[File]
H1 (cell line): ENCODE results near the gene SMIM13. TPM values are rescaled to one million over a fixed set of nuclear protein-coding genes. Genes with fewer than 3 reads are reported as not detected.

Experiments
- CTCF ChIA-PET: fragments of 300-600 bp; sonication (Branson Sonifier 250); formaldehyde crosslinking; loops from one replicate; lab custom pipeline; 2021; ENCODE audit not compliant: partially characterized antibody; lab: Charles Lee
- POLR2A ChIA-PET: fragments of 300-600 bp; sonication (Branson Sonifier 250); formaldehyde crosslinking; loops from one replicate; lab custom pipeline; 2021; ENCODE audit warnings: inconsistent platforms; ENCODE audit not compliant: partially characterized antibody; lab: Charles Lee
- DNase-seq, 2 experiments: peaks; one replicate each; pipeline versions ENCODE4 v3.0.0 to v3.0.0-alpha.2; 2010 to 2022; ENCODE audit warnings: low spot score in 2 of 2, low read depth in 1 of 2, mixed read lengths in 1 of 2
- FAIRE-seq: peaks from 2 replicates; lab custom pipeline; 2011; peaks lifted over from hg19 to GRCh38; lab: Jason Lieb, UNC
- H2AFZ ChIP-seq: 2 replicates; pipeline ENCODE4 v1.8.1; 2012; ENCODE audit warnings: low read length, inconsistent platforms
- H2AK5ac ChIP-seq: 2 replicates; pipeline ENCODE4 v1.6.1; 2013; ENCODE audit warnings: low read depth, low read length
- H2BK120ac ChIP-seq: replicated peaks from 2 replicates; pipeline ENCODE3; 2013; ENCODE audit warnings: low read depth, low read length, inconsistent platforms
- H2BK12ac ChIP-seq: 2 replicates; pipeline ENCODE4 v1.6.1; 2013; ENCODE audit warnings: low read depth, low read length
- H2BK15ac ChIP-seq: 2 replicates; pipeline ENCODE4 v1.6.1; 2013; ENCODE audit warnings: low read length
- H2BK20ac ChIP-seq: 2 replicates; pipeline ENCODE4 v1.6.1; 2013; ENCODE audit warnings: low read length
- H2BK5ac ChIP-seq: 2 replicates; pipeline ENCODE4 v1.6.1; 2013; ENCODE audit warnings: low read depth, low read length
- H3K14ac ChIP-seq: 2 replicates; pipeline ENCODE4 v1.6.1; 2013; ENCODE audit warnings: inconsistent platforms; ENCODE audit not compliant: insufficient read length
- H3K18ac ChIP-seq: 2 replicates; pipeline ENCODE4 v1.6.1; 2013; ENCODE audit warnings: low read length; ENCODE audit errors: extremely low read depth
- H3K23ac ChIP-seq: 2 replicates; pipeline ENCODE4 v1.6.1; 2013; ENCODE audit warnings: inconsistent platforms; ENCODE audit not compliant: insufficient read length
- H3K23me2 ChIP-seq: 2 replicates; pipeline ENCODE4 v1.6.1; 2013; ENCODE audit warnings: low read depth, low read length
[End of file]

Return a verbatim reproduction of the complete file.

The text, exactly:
H1 (cell line): ENCODE results near the gene SMIM13. TPM values are rescaled to one million over a fixed set of nuclear protein-coding genes. Genes with fewer than 3 reads are reported as not detected.

Experiments
- CTCF ChIA-PET: fragments of 300-600 bp; sonication (Branson Sonifier 250); formaldehyde crosslinking; loops from one replicate; lab custom pipeline; 2021; ENCODE audit not compliant: partially characterized antibody; lab: Charles Lee
- POLR2A ChIA-PET: fragments of 300-600 bp; sonication (Branson Sonifier 250); formaldehyde crosslinking; loops from one replicate; lab custom pipeline; 2021; ENCODE audit warnings: inconsistent platforms; ENCODE audit not compliant: partially characterized antibody; lab: Charles Lee
- DNase-seq, 2 experiments: peaks; one replicate each; pipeline versions ENCODE4 v3.0.0 to v3.0.0-alpha.2; 2010 to 2022; ENCODE audit warnings: low spot score in 2 of 2, low read depth in 1 of 2, mixed read lengths in 1 of 2
- FAIRE-seq: peaks from 2 replicates; lab custom pipeline; 2011; peaks lifted over from hg19 to GRCh38; lab: Jason Lieb, UNC
- H2AFZ ChIP-seq: 2 replicates; pipeline ENCODE4 v1.8.1; 2012; ENCODE audit warnings: low read length, inconsistent platforms
- H2AK5ac ChIP-seq: 2 replicates; pipeline ENCODE4 v1.6.1; 2013; ENCODE audit warnings: low read depth, low read length
- H2BK120ac ChIP-seq: replicated peaks from 2 replicates; pipeline ENCODE3; 2013; ENCODE audit warnings: low read depth, low read length, inconsistent platforms
- H2BK12ac ChIP-seq: 2 replicates; pipeline ENCODE4 v1.6.1; 2013; ENCODE audit warnings: low read depth, low read length
- H2BK15ac ChIP-seq: 2 replicates; pipeline ENCODE4 v1.6.1; 2013; ENCODE audit warnings: low read length
- H2BK20ac ChIP-seq: 2 replicates; pipeline ENCODE4 v1.6.1; 2013; ENCODE audit warnings: low read length
- H2BK5ac ChIP-seq: 2 replicates; pipeline ENCODE4 v1.6.1; 2013; ENCODE audit warnings: low read depth, low read length
- H3K14ac ChIP-seq: 2 replicates; pipeline ENCODE4 v1.6.1; 2013; ENCODE audit warnings: inconsistent platforms; ENCODE audit not compliant: insufficient read length
- H3K18ac ChIP-seq: 2 replicates; pipeline ENCODE4 v1.6.1; 2013; ENCODE audit warnings: low read length; ENCODE audit errors: extremely low read depth
- H3K23ac ChIP-seq: 2 replicates; pipeline ENCODE4 v1.6.1; 2013; ENCODE audit warnings: inconsistent platforms; ENCODE audit not compliant: insufficient read length
- H3K23me2 ChIP-seq: 2 replicates; pipeline ENCODE4 v1.6.1; 2013; ENCODE audit warnings: low read depth, low read length